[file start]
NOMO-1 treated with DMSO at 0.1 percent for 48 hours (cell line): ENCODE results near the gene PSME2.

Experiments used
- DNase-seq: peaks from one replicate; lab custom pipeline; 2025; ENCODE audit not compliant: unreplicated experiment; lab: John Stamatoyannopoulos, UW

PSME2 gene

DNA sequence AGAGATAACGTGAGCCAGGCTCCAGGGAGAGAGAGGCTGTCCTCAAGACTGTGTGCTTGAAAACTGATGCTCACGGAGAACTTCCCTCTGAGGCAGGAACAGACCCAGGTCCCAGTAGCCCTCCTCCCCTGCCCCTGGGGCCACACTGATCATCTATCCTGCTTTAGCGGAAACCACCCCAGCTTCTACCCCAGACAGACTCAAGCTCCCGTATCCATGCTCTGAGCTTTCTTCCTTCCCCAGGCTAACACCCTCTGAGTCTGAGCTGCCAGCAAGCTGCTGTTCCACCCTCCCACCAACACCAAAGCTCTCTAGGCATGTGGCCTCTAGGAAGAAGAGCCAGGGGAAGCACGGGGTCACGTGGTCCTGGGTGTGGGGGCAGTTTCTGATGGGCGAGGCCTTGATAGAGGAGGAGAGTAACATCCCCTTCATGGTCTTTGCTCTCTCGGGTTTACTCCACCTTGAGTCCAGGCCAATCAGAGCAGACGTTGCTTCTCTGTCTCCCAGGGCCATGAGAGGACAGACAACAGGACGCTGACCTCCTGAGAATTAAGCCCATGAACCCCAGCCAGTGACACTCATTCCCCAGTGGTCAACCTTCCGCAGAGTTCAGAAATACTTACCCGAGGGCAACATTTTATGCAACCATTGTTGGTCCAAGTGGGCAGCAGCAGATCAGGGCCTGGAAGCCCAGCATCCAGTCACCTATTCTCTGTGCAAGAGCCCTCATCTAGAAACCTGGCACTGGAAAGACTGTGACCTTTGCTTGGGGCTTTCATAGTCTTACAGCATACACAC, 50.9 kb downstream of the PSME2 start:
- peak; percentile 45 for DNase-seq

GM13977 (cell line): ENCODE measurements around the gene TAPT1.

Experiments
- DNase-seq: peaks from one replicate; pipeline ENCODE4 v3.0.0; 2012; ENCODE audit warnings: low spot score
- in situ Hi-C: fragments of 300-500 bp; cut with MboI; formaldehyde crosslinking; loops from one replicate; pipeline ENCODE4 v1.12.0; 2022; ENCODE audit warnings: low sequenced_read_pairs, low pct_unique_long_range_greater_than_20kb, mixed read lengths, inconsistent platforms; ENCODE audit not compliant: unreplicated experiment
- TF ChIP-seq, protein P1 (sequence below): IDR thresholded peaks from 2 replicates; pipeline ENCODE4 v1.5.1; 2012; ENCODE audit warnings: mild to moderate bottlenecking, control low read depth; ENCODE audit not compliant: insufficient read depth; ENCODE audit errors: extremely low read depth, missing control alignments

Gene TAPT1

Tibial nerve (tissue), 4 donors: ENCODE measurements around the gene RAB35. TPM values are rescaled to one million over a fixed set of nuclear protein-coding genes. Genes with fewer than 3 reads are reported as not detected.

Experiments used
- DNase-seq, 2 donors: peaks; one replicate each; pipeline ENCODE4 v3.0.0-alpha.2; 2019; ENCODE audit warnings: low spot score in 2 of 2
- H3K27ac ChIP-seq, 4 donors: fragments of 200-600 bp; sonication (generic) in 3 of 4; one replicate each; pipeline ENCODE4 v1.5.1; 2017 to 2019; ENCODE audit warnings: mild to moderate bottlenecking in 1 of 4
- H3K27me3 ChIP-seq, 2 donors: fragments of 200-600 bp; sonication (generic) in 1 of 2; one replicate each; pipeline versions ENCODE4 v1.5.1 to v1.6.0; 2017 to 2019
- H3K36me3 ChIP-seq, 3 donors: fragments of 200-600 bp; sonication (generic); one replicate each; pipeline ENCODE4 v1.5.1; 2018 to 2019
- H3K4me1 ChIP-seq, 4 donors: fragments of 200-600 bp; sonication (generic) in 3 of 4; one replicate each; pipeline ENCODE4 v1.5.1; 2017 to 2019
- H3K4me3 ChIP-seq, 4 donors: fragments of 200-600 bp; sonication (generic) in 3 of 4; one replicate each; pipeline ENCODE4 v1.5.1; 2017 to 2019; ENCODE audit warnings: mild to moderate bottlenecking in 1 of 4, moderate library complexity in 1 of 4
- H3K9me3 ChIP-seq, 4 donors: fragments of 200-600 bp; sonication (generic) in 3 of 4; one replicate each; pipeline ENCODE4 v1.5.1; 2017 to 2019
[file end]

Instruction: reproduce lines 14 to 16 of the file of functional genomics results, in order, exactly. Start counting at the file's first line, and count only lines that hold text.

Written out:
Experiments used
- DNase-seq, 2 donors: peaks; one replicate each; pipeline ENCODE4 v3.0.0-alpha.2; 2019; ENCODE audit warnings: low spot score in 2 of 2
- H3K27ac ChIP-seq, 4 donors: fragments of 200-600 bp; sonication (generic) in 3 of 4; one replicate each; pipeline ENCODE4 v1.5.1; 2017 to 2019; ENCODE audit warnings: mild to moderate bottlenecking in 1 of 4